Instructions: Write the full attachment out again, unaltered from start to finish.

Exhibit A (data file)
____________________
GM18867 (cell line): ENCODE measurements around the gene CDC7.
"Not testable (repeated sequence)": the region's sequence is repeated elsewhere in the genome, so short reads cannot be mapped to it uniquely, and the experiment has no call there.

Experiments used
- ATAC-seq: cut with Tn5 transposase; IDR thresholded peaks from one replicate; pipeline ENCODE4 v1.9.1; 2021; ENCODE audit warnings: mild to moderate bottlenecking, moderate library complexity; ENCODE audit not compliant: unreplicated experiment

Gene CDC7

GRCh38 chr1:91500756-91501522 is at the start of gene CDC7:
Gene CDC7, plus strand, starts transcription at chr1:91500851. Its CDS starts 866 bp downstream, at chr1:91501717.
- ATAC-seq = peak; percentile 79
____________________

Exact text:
GM18867 (cell line): ENCODE measurements around the gene CDC7.
"Not testable (repeated sequence)": the region's sequence is repeated elsewhere in the genome, so short reads cannot be mapped to it uniquely, and the experiment has no call there.

Experiments used
- ATAC-seq: cut with Tn5 transposase; IDR thresholded peaks from one replicate; pipeline ENCODE4 v1.9.1; 2021; ENCODE audit warnings: mild to moderate bottlenecking, moderate library complexity; ENCODE audit not compliant: unreplicated experiment

Gene CDC7

GRCh38 chr1:91500756-91501522 is at the start of gene CDC7:
Gene CDC7, plus strand, starts transcription at chr1:91500851. Its CDS starts 866 bp downstream, at chr1:91501717.
- ATAC-seq = peak; percentile 79